On Greenwashing

When I was writing my book, Strategic Corporate Conservation, I wanted to address greenwashing as a topic of importance to any NGO or stakeholder engaging with the private sector. My research at the time found few pertinent scholarly papers on the topic and relied mostly on Julie Bowen’s book After Greenwashing: Symbolic Corporate Environmentalism and Society. Fast forward a few years and even a cursory search for the topic delivers recent research and articles from bodies as diverse as a high school newspaper, financial institutions, the U.S. federal government, the EU, the New York Times and, most, recently a satirical piece by Joel Makower, which I’ll return to later in this piece. 

 Suffice it to say, greenwashing has re-entered the room.   

A laundry list of false claims 

The term “greenwashing” has moved far from its first appearance in our lexicon when, in 1986, Jay Westerveld, an environmental activist, used it to describe how the hospitality industry promoted reusing towels in hotel rooms as an environmental benefit rather than the cost-saving exercise it actually is. Today “greenwashing” is no longer just about misleading claims from industry, but has many definitions based on different perspectives – business models, products, marketing and communications. “Greenwashing” has become so broad that it has its own taxonomy. The ubiquity of the term has also led to it being used indiscriminately and lazily about any environmental act or initiative undertaken by the private sector, as this recent opinion piece from Nature for Climate points out.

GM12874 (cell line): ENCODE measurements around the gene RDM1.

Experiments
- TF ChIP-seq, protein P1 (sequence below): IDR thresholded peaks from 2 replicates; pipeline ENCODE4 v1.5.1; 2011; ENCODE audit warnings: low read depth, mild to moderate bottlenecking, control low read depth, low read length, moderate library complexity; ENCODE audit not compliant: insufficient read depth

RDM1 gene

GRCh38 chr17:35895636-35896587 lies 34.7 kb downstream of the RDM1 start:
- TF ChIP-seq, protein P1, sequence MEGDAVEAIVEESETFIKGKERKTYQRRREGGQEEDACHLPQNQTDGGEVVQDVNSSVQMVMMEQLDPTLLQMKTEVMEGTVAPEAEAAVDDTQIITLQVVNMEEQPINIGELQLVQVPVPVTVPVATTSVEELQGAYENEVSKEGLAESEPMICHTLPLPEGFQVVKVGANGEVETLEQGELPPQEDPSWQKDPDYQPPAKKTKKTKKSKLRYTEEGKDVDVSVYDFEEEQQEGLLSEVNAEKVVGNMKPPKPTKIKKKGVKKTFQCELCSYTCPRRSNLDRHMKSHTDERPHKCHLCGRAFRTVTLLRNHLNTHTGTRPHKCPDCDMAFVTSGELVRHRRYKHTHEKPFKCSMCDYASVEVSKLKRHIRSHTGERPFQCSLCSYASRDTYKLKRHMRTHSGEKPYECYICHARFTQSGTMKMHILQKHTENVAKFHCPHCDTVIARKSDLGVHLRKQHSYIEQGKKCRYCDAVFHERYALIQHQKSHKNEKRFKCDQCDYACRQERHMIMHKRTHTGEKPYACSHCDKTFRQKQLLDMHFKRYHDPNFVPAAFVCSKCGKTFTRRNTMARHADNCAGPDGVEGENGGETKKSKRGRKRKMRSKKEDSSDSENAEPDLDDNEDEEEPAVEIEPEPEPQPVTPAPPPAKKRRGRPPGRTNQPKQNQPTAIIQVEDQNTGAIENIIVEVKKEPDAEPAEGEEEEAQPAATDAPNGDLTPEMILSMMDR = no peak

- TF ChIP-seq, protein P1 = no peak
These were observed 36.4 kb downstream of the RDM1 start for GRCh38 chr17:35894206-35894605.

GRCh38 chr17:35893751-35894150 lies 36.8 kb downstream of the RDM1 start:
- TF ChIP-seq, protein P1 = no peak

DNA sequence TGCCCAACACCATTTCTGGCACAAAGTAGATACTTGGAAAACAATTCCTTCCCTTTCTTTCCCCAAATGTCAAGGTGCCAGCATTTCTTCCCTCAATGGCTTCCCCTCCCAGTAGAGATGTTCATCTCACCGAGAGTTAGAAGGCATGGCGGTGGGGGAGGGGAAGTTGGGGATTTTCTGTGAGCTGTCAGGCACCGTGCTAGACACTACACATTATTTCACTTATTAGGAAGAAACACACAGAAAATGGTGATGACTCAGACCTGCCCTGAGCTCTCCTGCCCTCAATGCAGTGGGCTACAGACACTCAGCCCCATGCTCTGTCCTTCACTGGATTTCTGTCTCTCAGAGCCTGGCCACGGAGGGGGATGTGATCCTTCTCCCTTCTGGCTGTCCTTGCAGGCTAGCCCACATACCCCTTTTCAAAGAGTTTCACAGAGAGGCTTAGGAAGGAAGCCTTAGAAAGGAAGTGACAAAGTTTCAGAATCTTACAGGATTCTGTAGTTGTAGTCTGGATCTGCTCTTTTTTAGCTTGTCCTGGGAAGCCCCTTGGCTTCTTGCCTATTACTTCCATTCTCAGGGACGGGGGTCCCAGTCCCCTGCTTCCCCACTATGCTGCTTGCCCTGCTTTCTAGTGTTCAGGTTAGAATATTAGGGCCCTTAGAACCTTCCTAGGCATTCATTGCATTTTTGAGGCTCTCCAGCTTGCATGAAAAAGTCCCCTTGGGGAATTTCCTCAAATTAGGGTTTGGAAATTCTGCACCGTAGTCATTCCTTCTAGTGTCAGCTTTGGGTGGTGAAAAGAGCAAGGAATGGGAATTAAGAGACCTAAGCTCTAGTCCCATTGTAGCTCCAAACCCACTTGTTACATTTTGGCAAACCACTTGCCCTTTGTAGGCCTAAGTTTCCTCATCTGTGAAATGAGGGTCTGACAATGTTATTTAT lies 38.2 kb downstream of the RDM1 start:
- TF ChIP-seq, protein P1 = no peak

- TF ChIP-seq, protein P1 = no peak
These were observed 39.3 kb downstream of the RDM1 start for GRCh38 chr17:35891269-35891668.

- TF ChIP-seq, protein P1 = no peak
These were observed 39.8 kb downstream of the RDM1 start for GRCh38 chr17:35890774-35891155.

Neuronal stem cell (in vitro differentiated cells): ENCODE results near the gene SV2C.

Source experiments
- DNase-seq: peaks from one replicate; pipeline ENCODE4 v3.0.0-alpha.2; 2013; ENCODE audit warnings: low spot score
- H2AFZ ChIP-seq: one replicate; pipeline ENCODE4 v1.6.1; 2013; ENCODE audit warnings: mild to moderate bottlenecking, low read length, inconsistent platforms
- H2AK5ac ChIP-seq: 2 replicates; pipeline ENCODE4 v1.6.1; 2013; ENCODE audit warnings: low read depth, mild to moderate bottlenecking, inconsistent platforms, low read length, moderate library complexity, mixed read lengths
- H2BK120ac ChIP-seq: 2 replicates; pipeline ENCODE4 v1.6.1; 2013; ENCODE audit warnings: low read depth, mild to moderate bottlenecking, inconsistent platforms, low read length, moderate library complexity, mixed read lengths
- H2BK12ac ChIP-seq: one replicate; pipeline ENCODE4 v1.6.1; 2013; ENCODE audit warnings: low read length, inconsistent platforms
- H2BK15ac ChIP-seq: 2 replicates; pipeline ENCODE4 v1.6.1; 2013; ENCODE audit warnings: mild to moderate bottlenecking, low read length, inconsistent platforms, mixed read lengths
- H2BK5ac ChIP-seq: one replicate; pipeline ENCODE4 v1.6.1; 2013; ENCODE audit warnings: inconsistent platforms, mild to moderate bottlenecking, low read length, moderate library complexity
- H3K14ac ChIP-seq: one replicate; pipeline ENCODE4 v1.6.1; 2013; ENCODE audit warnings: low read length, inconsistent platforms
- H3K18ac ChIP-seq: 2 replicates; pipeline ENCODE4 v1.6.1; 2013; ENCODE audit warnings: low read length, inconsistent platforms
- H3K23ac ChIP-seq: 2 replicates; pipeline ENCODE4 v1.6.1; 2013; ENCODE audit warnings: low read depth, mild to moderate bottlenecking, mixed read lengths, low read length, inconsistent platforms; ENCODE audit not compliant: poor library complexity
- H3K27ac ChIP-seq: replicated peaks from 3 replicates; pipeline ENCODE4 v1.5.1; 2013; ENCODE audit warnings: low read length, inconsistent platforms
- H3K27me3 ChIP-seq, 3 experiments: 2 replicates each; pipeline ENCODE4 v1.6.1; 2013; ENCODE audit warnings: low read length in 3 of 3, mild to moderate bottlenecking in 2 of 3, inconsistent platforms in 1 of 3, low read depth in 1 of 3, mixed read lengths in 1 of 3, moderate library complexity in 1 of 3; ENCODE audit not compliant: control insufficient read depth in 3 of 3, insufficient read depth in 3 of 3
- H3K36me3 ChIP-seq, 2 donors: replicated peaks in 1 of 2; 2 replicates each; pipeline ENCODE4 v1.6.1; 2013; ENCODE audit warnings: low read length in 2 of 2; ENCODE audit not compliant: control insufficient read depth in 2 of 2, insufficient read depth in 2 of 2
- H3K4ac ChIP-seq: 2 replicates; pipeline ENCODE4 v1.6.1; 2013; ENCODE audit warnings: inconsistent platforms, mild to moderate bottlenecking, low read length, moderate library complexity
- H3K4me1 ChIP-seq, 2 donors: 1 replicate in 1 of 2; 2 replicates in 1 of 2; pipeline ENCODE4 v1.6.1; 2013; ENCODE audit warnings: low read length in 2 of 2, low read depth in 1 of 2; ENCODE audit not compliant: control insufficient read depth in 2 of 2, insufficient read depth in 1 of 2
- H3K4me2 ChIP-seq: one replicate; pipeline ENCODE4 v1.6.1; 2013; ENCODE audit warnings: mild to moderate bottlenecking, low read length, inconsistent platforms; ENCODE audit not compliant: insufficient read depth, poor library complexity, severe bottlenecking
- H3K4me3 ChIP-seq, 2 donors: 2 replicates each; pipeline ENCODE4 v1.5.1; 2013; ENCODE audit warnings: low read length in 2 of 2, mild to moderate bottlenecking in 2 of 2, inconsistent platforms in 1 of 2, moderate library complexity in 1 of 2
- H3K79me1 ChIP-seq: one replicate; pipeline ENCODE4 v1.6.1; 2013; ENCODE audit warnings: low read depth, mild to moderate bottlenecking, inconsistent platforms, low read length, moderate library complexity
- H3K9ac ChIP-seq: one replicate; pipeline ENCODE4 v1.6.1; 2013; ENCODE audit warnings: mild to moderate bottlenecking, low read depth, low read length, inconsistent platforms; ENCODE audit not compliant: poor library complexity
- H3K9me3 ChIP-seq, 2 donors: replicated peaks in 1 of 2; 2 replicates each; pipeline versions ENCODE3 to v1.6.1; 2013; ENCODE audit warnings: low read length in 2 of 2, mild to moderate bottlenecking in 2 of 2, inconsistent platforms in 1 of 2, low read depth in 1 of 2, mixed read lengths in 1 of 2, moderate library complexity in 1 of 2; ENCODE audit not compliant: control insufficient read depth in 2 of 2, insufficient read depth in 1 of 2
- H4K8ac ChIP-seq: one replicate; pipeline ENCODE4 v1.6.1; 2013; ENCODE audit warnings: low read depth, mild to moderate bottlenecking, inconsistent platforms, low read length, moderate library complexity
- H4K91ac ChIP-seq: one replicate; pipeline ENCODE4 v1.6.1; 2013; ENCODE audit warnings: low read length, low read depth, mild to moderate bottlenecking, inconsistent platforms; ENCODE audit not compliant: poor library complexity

The danger and attraction of greenwashing is that customers, anxious about the state of the planet, are primed to believe green claims about products, with one study finding that “over half (57%) of consumers …believed that greenwashed claims were a reliable source of information about a company’s eco-practices.” The effectiveness of false and vague green claims means that corporate marketing departments will continue to deploy them. And the growing pressure on companies to report on their environmental performance across a suite of industry and financial initiatives (itself a positive development) can lead to exaggerations, “mis-statements and omissions,” which fall within the realm of greenwashing. 

In parallel to the rise of ‘green’ marketing and misleading statements and omissions, environmental activist groups are poised and ready to throw cold soup on all sorts of declarations by companies regardless of their veracity. 


Throwing out the baby with the bathwater 


What does all this mean for the private sector and their partners seeking to address impacts on nature and deliver benefits for climate, biodiversity and communities?  Of the 12 items listed in Joel Makower’s satire “How to Greenwash Like a Pro,” nine are actions that would be commendable for any company seeking to act for nature: make bold commitments, tell stories, engage employees, use science, join a coalition, be creative, plant trees, think local and be relentless.